however something that strikes me as counter intuitive is how PBKDF can somehow "stretch" the entropy of a supplied password to generate crypto graphically secure keys.
PBKDF2 and other slow KDFs don't increase the actual entropy, but increase its effective entropy. That is, a KDF can make a weaker password with relatively low entropy take as long to attack as a password with slightly higher entropy. Let's say you have a password with 50 bits of entropy. This means it has a keyspace of 250. If you halve the speed of the password hash by using two hash iterations instead of one, the keyspace stays the same, but the effective difficulty of cracking it has increased by one bit, to 251. Double the number of iterations again, and now you have the effective keyspace of 252. If we use 65,536 hash iterations (equivalent to doubling the number of hash iterations 16 times), we've increased the effective security by 16 bits. This would mean cracking your 50-bit password would require up to 266 hash operations instead of 250, making it as difficult to break as a genuine 66-bit password.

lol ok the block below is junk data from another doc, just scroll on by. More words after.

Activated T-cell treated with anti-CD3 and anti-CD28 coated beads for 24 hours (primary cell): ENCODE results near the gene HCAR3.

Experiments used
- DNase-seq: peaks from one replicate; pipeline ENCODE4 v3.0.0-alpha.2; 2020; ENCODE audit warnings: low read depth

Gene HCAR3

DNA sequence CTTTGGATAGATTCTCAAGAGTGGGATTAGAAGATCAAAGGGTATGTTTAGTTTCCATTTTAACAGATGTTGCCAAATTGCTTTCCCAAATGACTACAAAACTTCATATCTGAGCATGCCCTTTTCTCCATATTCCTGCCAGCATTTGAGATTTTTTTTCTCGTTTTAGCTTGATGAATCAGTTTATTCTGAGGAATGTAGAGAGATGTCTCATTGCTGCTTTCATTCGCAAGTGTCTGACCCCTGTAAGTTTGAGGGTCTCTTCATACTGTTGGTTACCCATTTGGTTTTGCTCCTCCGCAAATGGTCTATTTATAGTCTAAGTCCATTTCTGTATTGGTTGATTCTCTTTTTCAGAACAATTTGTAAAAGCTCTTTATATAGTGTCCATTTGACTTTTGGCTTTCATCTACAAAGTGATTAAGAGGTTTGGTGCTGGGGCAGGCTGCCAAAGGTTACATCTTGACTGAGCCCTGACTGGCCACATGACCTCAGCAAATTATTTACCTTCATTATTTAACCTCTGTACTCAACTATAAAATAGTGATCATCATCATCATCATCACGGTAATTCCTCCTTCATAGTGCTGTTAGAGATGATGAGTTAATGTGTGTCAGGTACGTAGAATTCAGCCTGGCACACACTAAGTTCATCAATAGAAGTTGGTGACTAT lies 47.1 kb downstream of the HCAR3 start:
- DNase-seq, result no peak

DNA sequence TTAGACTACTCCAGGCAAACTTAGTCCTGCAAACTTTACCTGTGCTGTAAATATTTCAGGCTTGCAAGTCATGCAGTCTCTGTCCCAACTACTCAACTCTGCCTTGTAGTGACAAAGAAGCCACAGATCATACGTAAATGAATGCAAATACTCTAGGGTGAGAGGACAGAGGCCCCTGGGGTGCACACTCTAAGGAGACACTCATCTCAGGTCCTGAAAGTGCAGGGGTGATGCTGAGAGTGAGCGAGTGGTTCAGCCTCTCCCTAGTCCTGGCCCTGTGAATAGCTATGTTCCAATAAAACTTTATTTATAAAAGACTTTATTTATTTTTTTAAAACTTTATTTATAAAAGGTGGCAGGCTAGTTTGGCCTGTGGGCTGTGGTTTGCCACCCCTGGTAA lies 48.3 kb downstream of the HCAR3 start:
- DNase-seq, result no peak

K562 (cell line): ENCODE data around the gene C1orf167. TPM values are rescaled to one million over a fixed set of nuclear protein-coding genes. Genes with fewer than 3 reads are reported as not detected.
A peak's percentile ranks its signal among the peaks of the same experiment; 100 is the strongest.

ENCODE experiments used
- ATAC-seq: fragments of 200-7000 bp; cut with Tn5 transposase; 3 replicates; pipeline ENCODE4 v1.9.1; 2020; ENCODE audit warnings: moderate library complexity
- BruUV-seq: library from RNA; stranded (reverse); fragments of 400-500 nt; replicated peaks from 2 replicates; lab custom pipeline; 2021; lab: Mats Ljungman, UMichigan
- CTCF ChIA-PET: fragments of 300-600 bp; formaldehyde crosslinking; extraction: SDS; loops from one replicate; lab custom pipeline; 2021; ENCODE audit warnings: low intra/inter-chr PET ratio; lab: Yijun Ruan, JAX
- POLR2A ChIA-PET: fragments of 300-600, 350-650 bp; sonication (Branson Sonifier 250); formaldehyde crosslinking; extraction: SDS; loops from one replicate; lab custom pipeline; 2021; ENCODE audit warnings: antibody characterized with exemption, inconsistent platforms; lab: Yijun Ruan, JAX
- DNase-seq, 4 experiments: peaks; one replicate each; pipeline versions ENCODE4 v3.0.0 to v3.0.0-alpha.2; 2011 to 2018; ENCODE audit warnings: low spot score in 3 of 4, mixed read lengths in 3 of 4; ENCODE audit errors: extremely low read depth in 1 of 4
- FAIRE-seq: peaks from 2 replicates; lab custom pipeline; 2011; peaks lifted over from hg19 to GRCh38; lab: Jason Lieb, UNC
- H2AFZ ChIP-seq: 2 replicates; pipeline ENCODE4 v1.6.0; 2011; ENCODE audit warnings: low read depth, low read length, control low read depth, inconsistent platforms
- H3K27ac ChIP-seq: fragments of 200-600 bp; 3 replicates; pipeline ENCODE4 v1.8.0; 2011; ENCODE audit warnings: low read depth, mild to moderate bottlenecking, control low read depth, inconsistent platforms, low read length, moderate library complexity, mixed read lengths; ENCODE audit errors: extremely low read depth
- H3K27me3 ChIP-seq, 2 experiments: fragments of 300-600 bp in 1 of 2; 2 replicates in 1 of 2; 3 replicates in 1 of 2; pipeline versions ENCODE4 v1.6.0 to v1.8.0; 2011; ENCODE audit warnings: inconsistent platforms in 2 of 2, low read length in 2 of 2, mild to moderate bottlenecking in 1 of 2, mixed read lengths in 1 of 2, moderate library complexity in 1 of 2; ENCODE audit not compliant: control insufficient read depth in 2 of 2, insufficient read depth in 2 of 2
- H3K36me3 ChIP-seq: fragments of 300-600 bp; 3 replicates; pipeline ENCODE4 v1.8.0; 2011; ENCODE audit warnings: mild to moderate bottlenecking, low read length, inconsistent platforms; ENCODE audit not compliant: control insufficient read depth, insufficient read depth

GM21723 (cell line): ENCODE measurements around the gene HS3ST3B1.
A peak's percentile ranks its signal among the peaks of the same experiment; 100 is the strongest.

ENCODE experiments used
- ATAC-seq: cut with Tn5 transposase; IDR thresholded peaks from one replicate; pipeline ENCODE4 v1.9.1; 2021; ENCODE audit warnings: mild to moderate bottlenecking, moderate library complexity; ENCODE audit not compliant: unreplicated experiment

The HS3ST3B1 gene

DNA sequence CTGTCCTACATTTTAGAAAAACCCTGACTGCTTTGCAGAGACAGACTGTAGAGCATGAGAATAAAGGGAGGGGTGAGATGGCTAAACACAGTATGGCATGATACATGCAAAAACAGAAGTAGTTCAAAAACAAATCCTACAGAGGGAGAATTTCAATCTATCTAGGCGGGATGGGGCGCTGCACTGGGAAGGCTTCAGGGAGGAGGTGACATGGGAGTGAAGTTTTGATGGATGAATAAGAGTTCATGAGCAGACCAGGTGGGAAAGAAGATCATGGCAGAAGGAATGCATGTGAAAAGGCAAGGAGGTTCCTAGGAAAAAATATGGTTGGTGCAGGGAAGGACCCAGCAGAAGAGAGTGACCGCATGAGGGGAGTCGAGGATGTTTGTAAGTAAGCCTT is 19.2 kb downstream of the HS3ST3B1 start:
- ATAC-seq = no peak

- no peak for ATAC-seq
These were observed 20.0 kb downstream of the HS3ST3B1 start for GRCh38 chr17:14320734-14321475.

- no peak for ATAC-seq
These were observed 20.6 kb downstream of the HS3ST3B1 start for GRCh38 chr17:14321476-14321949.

how does "hdk3mnt4k%@^" (a reasonable password), get stretched in terms of entropy by a PBKDF to generate a 256bit Sym or Asym private key?
I think you may be misunderstanding the purpose of PBKDF2. All it does is force an attacker to perform more work for each password guess than they would have to otherwise. When you're turning a password into a 256-bit key, you aren't actually increasing its entropy to 256 bits, just increasing its size. This can be done by any 256-bit cryptographic hash algorithm, whether it's a KDF or not. A hash algorithm takes an input of arbitrary size and generates an output of a fixed size. It is designed such that it is computationally-impractical to discover an input that hashes to a specific output, and it attempts to ensure that each input has a unique output (within the limits imposed by the pigeonhole principle).